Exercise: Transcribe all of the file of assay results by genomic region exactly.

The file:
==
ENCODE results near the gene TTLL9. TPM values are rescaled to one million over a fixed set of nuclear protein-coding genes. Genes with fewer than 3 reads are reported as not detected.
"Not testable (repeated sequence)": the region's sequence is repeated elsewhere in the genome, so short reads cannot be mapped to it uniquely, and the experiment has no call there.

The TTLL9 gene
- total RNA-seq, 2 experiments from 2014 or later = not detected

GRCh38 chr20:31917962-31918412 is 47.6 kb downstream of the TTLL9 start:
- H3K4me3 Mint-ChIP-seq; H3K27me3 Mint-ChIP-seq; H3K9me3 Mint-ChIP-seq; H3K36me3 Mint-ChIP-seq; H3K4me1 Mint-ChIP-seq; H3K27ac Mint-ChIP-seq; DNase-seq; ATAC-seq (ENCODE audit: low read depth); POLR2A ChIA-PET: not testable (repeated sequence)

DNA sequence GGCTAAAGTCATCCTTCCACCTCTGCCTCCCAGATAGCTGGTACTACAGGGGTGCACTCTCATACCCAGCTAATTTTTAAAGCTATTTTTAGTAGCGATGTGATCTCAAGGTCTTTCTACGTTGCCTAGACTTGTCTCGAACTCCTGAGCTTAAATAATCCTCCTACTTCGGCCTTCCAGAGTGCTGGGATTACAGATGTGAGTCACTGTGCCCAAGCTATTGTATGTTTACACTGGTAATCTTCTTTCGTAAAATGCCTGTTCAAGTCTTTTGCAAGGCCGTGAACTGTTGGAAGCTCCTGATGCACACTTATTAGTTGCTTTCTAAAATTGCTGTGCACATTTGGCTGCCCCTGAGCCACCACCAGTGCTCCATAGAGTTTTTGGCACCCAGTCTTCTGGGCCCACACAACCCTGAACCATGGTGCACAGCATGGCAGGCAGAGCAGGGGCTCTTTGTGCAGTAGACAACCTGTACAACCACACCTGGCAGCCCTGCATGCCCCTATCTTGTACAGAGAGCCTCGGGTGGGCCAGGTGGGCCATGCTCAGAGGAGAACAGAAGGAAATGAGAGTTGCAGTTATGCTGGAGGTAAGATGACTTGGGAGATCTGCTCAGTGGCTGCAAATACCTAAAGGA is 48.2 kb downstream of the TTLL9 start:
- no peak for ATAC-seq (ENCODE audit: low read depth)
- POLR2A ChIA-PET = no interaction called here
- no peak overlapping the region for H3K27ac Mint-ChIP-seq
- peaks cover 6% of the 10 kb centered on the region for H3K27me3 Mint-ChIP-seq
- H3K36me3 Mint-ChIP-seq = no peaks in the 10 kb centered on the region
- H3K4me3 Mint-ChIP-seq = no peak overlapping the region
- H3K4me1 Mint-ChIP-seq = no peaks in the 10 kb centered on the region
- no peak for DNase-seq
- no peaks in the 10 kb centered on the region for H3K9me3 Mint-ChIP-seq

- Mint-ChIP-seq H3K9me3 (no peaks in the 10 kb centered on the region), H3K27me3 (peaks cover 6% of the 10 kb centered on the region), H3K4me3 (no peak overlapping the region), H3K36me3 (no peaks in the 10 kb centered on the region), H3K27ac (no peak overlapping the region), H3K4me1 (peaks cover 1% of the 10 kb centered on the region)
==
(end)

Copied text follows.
ENCODE results near the gene TTLL9. TPM values are rescaled to one million over a fixed set of nuclear protein-coding genes. Genes with fewer than 3 reads are reported as not detected.
"Not testable (repeated sequence)": the region's sequence is repeated elsewhere in the genome, so short reads cannot be mapped to it uniquely, and the experiment has no call there.

The TTLL9 gene
- total RNA-seq, 2 experiments from 2014 or later = not detected

GRCh38 chr20:31917962-31918412 is 47.6 kb downstream of the TTLL9 start:
- H3K4me3 Mint-ChIP-seq; H3K27me3 Mint-ChIP-seq; H3K9me3 Mint-ChIP-seq; H3K36me3 Mint-ChIP-seq; H3K4me1 Mint-ChIP-seq; H3K27ac Mint-ChIP-seq; DNase-seq; ATAC-seq (ENCODE audit: low read depth); POLR2A ChIA-PET: not testable (repeated sequence)

DNA sequence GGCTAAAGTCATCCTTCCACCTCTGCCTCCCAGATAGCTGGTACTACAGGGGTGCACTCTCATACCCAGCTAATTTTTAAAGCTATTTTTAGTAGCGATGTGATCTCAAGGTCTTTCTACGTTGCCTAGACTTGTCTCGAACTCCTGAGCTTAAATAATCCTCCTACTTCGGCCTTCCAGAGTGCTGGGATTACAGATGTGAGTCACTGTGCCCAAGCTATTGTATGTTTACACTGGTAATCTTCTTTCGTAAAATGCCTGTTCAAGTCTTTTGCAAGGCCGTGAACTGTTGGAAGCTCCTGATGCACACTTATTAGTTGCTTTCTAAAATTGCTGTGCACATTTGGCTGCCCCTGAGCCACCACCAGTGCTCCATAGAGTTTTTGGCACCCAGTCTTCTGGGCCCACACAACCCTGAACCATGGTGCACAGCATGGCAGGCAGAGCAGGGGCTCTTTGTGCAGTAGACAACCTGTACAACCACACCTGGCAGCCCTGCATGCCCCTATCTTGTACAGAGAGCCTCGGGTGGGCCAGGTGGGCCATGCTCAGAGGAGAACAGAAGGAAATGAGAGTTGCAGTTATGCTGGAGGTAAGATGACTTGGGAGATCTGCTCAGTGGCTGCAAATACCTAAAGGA is 48.2 kb downstream of the TTLL9 start:
- no peak for ATAC-seq (ENCODE audit: low read depth)
- POLR2A ChIA-PET = no interaction called here
- no peak overlapping the region for H3K27ac Mint-ChIP-seq
- peaks cover 6% of the 10 kb centered on the region for H3K27me3 Mint-ChIP-seq
- H3K36me3 Mint-ChIP-seq = no peaks in the 10 kb centered on the region
- H3K4me3 Mint-ChIP-seq = no peak overlapping the region
- H3K4me1 Mint-ChIP-seq = no peaks in the 10 kb centered on the region
- no peak for DNase-seq
- no peaks in the 10 kb centered on the region for H3K9me3 Mint-ChIP-seq

- Mint-ChIP-seq H3K9me3 (no peaks in the 10 kb centered on the region), H3K27me3 (peaks cover 6% of the 10 kb centered on the region), H3K4me3 (no peak overlapping the region), H3K36me3 (no peaks in the 10 kb centered on the region), H3K27ac (no peak overlapping the region), H3K4me1 (peaks cover 1% of the 10 kb centered on the region)